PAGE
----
Saturday, 02 September 2017 10:30

Hollywood Movies Behind the Scenes

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It's important for Costumers to 'see the action', so to speak, so they are aware of the importance of their work. Necklines and headpieces are usually part of close-up shots of actors so the costumers work needs to be perfect. But, besides these glory shots, costumers need to be aware of the action shots; the real blocking of the performers so we undertstand to make costumes that allow for full body movement in the scene. Here's a look at a Behind the Scenes ...

Sometimes, I get sidetracked watching the costumes, looking for interesting details or 'how did they do that' moments. But the video also showed us the realistic blocking; the fighting or  wading through water in costume ... felt cold to me and I shuddered, ha. But, also the small movements, like the knife across the throat blocking - repeating it until it looks just right on camera. The floating camera is actually a camera mounted on a crane-like arm called a jib; and when you see the camera mount with the camera operatior slide on a set of rails, that sliding unit is called a dolly track, the camera and operator sit on the dolly. But, as you have seen, cameras can pretty well be mounted anywhere, even in the back of a pick-up truck; and now with drones ... don't get me started.

Watching stunts is amazing but also dangerous, and often stunts are filmed away from the general crews, for safety. Cameras are usually mounted wherever they can remain hidden from view in order to catch footage of the stunt from as many angles as possible. The small explosions in the walls are small explosive squibbs embedded into the inside of the wall, so the wall explodes outwardly and as realistic as possible. Professional Special Effects technicians must train and achieve a certificate before they are employed by major studios for this work, and the independent films I have worked on always seek a certified professional before including them as crew. In the special effects game, knowledge is only half the deal - the training and certificate, seal the deal.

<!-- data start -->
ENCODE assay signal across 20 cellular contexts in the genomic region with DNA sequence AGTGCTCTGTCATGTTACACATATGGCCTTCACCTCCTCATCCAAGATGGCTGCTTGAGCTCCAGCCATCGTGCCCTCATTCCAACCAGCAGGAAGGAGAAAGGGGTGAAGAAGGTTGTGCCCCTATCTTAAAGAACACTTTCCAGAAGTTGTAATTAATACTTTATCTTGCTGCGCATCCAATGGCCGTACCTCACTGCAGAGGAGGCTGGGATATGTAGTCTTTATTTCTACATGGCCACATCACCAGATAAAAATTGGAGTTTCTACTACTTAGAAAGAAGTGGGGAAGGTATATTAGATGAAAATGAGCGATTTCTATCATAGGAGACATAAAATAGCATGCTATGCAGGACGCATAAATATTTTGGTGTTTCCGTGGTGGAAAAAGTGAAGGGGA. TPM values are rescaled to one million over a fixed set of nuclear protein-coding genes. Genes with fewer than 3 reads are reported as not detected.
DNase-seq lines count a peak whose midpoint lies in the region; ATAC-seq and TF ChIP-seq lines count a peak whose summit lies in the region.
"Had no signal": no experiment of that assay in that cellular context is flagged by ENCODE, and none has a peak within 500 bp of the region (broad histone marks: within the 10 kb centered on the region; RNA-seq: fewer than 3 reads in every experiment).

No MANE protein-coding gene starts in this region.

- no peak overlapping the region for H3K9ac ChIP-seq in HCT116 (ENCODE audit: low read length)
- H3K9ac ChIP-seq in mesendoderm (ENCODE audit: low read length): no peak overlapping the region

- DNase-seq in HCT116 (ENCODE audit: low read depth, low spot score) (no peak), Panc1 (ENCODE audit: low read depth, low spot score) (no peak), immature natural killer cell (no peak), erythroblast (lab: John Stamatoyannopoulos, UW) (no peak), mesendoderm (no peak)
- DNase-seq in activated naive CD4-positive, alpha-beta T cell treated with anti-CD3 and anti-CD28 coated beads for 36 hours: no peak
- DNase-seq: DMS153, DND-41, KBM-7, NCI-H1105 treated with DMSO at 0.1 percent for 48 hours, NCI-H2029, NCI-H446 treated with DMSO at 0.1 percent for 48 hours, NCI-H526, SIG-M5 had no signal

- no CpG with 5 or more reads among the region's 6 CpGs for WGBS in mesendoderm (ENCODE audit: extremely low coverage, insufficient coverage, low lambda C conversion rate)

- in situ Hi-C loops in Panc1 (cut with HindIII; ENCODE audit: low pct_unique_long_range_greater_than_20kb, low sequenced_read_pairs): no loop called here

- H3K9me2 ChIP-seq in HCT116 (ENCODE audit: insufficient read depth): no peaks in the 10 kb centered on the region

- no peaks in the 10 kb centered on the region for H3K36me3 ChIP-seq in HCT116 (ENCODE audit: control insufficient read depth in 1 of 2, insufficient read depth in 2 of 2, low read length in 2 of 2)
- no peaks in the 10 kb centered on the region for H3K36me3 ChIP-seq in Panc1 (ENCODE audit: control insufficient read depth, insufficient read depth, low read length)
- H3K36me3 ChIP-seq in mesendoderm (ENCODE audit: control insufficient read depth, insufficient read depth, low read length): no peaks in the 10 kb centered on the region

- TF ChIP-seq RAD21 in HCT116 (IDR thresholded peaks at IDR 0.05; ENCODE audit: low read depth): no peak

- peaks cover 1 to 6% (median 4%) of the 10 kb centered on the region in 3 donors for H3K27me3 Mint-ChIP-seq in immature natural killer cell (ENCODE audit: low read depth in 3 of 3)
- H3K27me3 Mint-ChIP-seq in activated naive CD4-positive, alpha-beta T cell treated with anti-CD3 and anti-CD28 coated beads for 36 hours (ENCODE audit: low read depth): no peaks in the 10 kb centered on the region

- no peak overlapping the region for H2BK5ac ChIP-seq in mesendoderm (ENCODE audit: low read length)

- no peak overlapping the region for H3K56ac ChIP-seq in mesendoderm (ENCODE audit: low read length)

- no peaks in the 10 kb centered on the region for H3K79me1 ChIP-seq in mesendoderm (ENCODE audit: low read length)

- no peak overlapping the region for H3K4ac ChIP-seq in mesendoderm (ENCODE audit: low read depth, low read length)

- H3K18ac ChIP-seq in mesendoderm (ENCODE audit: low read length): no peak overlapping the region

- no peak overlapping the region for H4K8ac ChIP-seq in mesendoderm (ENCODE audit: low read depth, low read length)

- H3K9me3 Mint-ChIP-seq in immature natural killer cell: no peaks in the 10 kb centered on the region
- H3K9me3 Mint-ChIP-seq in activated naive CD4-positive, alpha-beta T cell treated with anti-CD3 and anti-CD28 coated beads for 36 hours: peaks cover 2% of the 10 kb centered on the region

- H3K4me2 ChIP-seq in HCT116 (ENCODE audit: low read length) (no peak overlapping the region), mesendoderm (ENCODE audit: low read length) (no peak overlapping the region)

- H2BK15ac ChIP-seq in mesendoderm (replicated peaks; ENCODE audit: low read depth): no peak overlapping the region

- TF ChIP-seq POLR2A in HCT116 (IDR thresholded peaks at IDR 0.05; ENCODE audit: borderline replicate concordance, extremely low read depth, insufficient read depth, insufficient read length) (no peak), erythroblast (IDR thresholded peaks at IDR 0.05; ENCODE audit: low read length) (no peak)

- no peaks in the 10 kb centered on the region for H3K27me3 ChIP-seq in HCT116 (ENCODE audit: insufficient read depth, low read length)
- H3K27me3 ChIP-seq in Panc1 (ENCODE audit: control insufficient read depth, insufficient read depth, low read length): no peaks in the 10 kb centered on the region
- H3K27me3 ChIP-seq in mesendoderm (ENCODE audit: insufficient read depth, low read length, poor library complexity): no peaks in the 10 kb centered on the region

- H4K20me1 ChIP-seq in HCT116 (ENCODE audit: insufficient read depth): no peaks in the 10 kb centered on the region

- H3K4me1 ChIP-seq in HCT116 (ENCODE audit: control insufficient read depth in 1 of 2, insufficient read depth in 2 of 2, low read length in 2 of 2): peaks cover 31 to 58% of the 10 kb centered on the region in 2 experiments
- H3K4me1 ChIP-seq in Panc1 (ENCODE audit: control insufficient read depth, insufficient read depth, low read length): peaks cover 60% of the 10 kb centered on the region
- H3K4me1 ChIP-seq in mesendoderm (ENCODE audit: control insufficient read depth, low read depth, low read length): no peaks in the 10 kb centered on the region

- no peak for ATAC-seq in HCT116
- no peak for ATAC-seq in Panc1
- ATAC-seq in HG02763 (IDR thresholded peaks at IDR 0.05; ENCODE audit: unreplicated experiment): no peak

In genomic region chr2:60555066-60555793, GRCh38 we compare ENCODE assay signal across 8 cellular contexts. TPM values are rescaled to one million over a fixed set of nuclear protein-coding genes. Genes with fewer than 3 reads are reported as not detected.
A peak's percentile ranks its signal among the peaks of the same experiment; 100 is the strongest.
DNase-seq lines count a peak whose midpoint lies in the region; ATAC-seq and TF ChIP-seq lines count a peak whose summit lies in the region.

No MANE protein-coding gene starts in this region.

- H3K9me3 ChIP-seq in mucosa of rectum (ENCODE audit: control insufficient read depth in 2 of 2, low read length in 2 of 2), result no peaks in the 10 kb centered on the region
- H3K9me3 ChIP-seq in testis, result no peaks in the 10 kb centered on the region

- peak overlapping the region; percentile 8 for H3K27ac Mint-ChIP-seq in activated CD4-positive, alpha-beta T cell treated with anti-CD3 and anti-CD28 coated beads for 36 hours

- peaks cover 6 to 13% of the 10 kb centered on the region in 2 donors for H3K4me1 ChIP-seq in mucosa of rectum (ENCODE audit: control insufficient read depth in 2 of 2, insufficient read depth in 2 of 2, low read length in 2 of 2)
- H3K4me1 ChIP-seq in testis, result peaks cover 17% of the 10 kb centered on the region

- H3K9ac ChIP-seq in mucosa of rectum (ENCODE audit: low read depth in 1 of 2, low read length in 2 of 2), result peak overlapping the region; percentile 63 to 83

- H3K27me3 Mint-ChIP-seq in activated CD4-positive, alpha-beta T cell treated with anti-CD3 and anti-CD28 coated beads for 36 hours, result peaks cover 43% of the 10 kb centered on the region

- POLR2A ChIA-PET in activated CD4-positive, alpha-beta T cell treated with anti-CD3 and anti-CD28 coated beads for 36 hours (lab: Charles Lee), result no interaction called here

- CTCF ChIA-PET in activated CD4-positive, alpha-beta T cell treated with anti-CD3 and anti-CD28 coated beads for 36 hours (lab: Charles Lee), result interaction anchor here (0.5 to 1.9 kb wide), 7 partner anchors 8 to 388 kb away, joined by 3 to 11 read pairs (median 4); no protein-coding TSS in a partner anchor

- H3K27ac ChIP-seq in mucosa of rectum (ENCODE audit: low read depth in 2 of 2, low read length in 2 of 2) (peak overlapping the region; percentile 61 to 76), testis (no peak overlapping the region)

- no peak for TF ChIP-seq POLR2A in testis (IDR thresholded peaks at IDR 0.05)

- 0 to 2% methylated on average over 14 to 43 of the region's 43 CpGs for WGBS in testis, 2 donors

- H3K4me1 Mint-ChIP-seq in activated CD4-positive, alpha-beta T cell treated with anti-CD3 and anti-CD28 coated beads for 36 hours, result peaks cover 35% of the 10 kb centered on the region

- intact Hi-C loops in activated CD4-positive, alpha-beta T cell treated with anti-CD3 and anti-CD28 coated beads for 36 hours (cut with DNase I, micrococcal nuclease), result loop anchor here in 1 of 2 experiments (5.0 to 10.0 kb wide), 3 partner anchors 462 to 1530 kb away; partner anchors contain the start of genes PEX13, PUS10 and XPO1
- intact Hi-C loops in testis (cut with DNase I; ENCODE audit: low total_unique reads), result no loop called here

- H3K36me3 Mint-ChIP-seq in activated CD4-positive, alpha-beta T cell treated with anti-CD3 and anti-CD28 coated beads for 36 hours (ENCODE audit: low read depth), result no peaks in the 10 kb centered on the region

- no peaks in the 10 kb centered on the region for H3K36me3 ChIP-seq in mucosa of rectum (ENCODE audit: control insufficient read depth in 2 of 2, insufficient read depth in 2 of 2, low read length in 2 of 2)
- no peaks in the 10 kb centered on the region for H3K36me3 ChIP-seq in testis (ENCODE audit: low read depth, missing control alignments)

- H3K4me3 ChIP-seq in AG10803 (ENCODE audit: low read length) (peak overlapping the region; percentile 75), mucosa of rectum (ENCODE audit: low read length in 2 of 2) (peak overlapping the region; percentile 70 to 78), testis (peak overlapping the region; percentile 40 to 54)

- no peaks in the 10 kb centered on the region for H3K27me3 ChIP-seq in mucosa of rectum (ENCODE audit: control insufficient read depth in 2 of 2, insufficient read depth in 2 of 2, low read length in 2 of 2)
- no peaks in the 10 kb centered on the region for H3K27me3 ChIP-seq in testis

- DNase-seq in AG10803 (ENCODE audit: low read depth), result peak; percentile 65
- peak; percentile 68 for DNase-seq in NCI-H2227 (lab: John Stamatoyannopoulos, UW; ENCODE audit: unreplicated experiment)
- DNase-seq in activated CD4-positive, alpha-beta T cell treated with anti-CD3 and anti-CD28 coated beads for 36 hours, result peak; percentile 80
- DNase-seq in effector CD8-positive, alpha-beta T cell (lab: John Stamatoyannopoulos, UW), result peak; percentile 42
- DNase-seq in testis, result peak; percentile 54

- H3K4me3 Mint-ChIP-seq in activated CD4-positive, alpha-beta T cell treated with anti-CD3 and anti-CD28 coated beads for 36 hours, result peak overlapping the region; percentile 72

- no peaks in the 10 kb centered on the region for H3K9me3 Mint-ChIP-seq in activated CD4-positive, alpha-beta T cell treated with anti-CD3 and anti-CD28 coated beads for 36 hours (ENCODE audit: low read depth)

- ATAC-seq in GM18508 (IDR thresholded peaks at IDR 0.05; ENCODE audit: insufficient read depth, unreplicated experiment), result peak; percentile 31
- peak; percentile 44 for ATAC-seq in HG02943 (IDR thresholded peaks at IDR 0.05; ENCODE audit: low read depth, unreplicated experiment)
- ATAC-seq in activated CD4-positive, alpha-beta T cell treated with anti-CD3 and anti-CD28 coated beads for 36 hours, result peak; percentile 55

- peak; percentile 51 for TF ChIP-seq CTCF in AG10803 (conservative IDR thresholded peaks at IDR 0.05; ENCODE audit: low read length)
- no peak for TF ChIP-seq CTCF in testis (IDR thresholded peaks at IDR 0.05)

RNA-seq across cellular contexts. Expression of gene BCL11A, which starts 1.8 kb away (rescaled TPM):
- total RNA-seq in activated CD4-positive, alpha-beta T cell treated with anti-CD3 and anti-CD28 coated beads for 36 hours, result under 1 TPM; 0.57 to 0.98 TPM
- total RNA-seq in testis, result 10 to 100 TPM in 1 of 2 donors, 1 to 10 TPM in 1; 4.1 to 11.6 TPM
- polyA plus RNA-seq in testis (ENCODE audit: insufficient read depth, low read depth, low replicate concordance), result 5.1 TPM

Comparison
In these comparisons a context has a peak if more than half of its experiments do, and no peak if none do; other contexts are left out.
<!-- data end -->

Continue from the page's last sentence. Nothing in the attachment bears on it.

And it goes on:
This before and after video helps costumers realize how best to support the actors; and if we're working as on-set dressers, to remember never to laugh or hint that the actor looks silly. I'm sure we've all 'sang into our brush', pretending it is a microphone and we're singing to a vast crowd - and we feel embarassed or silly if caught. Professional actors draw huge energy from their wardrobe crew, to help them maintain the concentration needed to convey a character, especially when only a green screen is behind them, and not the furry beast, or nasty explosion. So, now you can go out there, and be the best costumer you can be, and fully support this incredible work that we do; and those amazing performers.

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The Costumer's Notebook,

The book The Costumer's Notebook is a 295 page comprehensive handbook for Costumers for stage and film including a full Glossary of stage and film industry terms. Sections include methods and tricks for laundry, dyeing, breakdown, Dresser guidelines and protocols for Stage or Film and various size charts for men and women from shoes to gloves. Other Sections include diagrams showing How to Iron A Shirt, How to Tie a Tie and How to Tie a Bow Tie. Costume fittings, costume lay out and costume storage are also discussed.